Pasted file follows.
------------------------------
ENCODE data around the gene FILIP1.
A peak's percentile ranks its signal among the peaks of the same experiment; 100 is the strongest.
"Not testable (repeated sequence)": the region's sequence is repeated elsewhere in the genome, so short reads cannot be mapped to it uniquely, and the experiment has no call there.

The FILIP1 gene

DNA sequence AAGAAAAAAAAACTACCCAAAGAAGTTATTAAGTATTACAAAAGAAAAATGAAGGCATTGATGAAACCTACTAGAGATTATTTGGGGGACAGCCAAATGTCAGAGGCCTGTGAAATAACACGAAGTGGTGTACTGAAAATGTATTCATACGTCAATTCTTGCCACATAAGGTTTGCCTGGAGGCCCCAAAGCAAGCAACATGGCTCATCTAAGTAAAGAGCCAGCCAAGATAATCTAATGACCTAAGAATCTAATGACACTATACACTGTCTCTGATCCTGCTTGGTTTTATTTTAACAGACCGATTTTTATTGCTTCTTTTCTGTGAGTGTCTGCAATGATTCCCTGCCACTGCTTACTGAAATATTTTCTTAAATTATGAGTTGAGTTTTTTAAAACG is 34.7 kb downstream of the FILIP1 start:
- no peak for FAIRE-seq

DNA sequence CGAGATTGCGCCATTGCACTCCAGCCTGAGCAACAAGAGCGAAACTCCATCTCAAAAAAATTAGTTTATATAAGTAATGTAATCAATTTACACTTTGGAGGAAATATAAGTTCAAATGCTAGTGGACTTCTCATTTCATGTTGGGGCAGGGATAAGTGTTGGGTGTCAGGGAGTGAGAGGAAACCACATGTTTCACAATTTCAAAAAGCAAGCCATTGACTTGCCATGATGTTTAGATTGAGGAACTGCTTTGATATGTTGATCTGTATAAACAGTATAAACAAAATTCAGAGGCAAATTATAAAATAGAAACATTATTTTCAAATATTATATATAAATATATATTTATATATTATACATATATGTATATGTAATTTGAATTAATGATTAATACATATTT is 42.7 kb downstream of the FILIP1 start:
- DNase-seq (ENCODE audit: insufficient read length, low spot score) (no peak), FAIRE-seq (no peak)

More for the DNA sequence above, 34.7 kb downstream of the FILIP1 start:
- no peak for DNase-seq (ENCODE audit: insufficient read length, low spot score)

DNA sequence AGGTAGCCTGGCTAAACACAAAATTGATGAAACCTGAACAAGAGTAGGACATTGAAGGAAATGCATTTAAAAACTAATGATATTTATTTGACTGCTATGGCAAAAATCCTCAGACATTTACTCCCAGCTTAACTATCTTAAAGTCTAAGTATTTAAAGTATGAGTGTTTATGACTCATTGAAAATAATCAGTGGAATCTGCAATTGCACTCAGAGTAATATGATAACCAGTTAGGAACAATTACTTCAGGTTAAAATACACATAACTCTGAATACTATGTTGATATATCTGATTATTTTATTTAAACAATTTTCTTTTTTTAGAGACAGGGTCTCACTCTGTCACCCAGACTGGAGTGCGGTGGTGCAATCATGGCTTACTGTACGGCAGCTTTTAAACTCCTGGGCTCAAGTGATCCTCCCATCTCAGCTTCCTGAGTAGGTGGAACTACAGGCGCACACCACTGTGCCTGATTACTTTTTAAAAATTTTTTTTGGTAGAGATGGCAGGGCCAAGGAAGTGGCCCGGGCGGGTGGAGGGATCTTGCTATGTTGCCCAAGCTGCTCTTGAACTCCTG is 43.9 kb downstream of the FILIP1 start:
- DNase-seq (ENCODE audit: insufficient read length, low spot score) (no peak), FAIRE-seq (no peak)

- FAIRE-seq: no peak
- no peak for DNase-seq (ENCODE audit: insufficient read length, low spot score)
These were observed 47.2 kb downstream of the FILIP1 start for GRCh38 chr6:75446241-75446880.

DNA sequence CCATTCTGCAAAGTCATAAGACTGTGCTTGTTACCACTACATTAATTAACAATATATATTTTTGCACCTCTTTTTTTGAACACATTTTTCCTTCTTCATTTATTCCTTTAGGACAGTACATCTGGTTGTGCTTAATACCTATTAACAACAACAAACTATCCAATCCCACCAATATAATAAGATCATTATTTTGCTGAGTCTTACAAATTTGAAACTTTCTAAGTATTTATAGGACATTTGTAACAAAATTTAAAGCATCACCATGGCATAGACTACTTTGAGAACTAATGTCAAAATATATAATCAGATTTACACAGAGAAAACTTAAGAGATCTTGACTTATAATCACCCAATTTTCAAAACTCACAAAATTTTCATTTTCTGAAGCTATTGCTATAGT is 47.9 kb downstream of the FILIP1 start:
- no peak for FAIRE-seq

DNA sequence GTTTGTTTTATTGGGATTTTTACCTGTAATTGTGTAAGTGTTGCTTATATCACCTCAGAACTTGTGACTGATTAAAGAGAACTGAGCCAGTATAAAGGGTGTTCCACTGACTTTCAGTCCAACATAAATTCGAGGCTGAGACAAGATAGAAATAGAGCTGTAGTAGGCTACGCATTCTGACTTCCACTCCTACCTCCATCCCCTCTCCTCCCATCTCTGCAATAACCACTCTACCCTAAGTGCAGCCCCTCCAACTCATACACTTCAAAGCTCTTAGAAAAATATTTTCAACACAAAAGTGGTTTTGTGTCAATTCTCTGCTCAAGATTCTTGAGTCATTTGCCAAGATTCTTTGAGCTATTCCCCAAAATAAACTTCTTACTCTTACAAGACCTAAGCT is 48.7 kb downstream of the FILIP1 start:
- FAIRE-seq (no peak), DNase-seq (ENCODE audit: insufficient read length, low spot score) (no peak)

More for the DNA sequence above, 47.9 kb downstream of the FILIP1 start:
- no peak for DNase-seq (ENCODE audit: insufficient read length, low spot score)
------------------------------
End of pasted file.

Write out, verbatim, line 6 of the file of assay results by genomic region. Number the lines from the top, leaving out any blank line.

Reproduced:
- no peak for FAIRE-seq